PMT Ultima Neo (TENS, EMS, IFC, Micro) Advanced Multi-Mode Stimulator

  • HKD1,799

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Brand: PMT


The Ultima Neo is an Advanced multi-mode electrotherapy stimulator that combines enhanced TENS, EMS, Interferential, and Microcurrent.

It is dual channel device and includes the function of our most advanced TENS and EMS modes with body part diagrams, as well as an advanced Interferential device with sine wave technology, and a very state-of-the-art Microcurrent mode.
The Ultima Neo operates on an ultra sleek, high capacity lithiumion battery which allows the user to use the Interferential function without being tethered to the wall, as well as long battery runs on the TENS/ EMS and Micro modes.

Contains 4 electrode stickers

The problem with general electrotherapy (or Transcutaneous Electrical Nerve Stimulation, abbreviated as TENS) is that the low-frequency current will cause discomfort when it enters the affected area through the skin.

Interference Current (IFC): This type of stimulation is characterized by the crossing of two dielectric, independent frequencies that work together to effectively stimulate large impulse fibers. These frequencies interfere with the transmission of pain information at the level of the spinal cord. Due to the frequency, the interfering waves encounter low impedance as they pass through the skin and into the underlying tissue. This deep tissue penetration can be tuned to stimulate parasympathetic nerve fibers to increase blood flow. Interference stimulation differs from TENS because it allows deeper penetration of tissue, is more comfortable (compliance) and increases circulation.

Interference currents are essentially a deeper form of TENS. Essentially, the IFC modulates a high-frequency (4000 Hz) carrier waveform with the same signal generated by the TENS unit. The high-frequency carrier waveform penetrates the skin more deeply than conventional TENS units, and the user experiences less discomfort for a given stimulation level. Deep in the tissue, the carrier waveform is canceled out, creating a TENS-like signal deep in the skin.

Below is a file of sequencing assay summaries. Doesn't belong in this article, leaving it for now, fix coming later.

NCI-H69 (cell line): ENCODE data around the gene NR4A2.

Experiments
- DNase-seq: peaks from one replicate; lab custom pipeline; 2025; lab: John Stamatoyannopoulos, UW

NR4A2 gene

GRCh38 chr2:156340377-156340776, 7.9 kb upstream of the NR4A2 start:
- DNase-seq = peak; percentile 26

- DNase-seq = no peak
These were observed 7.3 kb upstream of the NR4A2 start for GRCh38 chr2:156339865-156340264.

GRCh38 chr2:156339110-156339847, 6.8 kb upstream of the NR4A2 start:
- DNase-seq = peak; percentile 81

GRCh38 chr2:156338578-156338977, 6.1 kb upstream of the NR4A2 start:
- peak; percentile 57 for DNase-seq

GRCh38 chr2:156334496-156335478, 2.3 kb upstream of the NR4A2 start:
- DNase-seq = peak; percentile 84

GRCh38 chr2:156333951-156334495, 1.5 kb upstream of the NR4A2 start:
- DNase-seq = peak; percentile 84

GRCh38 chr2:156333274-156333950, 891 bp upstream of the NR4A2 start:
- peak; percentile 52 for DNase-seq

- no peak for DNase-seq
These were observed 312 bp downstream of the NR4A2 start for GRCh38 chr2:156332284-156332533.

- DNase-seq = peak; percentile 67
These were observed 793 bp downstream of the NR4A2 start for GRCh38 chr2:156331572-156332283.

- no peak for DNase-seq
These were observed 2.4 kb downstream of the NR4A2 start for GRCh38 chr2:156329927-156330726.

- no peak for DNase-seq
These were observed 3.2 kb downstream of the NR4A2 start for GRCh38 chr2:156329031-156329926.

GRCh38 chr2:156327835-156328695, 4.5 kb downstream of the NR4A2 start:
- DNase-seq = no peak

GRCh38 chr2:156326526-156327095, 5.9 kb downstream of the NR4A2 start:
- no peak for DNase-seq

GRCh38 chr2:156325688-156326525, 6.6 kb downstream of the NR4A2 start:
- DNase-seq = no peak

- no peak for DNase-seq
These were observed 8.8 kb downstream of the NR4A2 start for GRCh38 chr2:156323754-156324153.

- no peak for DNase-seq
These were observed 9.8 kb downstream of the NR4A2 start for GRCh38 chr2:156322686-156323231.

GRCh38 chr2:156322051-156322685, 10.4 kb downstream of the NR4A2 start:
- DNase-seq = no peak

IFC devices may be useful in patients with unresolved TENS.

Interference electrical stimulation is a unique way to efficiently deliver therapeutic frequencies to tissue. Traditional TENS and neuromuscular stimulators use discrete electrical pulses delivered at low frequencies of 2-160 Hz per second. Interference stimulators, however, use a fixed carrier frequency of 4,000 Hz per second and a second adjustable frequency of 4,001-4,400 Hz per second. When fixed and adjustable frequencies are combined (heterodyning), they produce the desired signal frequency (interfering frequency). Interfering stimuli are concentrated at the intersections between the electrodes. This concentration occurs deep in the tissues as well as on the surface of the skin. Traditional TENS and neuromuscular stimulators provide the majority of stimulation directly under the electrodes. Thus, current can be perfused to greater depths and larger tissue volumes with interference stimulators than with other forms of electrotherapy. When current is applied to the skin, the capacitive skin resistance decreases with increasing pulse frequency. For example, at a frequency of 4,000 Hz (interference units), capacitive skin resistance is eighty (80) times lower than at a frequency of 50 Hz (in the TENS range). Consequently, interfering currents pass through the skin more easily and stimulate the skin nociceptors less, allowing greater patient comfort during electrical stimulation. In addition, because the skin is better tolerant of medium-frequency (disturbance) currents, the dose can be increased, thereby improving the ability of the disturbance current to penetrate the tissue, allowing easier access to deeper structures. This explains why interfering currents may be most suitable for treating patients with deep pain, promoting osteogenesis in delayed and nonunion fractures and pseudarthrosis, stimulating deep skeletal muscles to enhance muscle pump mechanisms in venous insufficiency, and inhibiting certain Site-specific active arterial constrictor tone increased in patients with cervical and lumbosacral sympathetic ganglia.